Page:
Huawei board member and former Australian foreign minister Alexander Downer has warned that a culture of "paranoia" around China would deprive the Australian telecommunications industry.
The reason for the ban has not been publicly disclosed but was reportedly based on a security advisory from ASIO.
Downer would not clarify whether Huawei had been told the reason why it was not allowed to participate.
But Downer said Australia should be wary of "transmitting a message that somehow we are paranoid about Chinese investment".
He told the Commsday Summit in Sydney on Tuesday that closing off Australia off from Chinese investment would deprive the telecommunications industry of significant research and development.
He also pointed to statistics showing more than half of Australian telecommunications equipment is sourced from China, forming a large part of the $12 billion in Chinese imports to Australia over the 2010-2011 financial year.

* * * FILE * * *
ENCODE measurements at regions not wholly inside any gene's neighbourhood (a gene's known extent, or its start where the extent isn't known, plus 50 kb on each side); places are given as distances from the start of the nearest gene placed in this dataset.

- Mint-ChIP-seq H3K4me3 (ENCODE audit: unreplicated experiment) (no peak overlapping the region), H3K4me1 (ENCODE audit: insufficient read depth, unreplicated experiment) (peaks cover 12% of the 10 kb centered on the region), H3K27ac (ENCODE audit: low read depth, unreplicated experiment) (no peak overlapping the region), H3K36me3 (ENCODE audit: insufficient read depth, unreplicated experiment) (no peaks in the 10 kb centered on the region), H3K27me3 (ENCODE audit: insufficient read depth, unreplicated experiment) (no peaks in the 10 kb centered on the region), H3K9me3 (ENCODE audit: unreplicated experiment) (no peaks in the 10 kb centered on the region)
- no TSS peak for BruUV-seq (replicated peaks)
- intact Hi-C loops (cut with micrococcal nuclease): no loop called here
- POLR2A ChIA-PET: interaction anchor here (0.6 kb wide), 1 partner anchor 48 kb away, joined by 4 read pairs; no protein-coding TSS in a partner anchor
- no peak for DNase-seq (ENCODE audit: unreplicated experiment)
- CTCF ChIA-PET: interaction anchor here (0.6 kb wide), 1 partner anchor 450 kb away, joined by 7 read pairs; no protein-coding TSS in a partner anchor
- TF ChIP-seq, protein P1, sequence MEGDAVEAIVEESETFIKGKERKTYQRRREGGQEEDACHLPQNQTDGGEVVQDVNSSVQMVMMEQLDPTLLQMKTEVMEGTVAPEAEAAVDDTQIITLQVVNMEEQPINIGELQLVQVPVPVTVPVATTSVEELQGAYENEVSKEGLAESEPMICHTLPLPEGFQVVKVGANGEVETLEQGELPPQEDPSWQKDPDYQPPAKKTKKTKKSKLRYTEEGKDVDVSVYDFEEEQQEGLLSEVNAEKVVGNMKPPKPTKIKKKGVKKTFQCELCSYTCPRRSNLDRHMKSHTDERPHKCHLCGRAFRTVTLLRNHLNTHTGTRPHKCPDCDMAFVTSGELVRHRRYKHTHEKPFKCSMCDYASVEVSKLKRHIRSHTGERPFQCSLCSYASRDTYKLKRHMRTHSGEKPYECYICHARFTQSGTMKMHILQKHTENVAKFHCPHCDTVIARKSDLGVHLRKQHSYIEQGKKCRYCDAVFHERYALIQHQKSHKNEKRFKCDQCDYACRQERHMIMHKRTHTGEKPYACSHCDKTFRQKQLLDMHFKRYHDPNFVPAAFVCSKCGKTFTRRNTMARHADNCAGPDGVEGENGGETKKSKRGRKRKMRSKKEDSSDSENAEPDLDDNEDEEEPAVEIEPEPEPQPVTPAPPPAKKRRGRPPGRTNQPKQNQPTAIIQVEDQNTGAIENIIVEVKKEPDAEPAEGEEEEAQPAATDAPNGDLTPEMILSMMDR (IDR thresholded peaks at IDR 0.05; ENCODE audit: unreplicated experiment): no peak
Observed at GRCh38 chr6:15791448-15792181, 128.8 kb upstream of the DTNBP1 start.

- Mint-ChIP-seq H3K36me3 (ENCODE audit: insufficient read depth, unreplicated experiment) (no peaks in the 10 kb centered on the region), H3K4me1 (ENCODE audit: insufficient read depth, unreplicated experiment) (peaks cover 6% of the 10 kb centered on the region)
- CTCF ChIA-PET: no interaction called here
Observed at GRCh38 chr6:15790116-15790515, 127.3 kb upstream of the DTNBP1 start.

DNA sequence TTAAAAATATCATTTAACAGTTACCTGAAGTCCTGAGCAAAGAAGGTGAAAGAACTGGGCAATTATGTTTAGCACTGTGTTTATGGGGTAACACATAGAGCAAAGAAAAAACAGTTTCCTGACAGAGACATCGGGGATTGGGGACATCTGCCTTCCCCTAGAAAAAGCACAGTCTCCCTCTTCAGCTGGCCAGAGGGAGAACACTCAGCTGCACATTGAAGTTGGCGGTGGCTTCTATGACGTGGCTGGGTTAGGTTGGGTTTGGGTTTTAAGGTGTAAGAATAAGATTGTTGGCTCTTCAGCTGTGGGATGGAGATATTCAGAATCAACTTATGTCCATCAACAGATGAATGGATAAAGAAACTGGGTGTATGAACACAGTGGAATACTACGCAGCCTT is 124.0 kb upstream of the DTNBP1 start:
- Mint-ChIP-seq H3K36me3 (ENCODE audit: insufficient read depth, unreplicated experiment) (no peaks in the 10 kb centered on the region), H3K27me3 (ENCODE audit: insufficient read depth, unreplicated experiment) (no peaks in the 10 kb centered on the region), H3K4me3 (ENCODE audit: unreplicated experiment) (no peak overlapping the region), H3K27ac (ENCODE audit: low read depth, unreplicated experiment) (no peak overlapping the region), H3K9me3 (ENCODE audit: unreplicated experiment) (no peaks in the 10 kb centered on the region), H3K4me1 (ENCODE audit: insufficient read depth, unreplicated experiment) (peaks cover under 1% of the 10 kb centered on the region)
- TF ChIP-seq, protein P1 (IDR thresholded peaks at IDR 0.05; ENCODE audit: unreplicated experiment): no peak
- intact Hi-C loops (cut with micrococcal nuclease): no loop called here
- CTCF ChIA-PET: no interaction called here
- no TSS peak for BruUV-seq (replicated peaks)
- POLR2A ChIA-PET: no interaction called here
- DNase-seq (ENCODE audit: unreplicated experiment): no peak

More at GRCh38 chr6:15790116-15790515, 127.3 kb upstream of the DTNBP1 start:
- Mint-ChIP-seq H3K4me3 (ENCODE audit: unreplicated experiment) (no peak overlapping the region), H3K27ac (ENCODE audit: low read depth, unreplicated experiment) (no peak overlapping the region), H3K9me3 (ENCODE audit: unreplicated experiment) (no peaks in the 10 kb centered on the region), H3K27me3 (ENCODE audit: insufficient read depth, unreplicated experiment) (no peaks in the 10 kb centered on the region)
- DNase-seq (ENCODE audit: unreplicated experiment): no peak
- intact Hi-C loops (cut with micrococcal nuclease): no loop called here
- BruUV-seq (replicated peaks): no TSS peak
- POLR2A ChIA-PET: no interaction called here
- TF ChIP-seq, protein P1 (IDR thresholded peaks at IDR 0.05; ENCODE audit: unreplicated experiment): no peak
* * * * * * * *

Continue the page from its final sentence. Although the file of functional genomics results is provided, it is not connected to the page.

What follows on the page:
"We would be foolish to close ourselves off from that technology," Downer said.
"A strong relationship with China and a mature relationship with China will guarantee we have access to that technology as it evolves.
"There are of course risks involved with the emergence of any new, great power [but] there are enormous risks involved if we endeavour to bypass China, to turn our backs on China.
"This is a pivotal moment in history where we have to work out, as a country, how we're going to manage our relationship with China."
Downer urged the Government to "not pursue a policy of containment with China".
The subject has continued to be a matter of controversy for the network and Government, forming the centre of questions put to Telstra and Vodafone at a parliamentary hearing in Sydney yesterday.
Huawei's equipment is used in mobile networks for both Optus and Vodafone, as well as ADSL equipment for some internet service providers
Telstra has partnered with Huawei for a proposed submarine cable extending from Western Australia to Singapore and uses the company's national rival, ZTE, for equipment in the incumbent's Hong Kong networks.
Although LTE trials were also held last year on Huawei equipment, Telstra group manager of corporate affairs Tony Warren assured the committee the company did not use the equipment on "domestic Australian networks".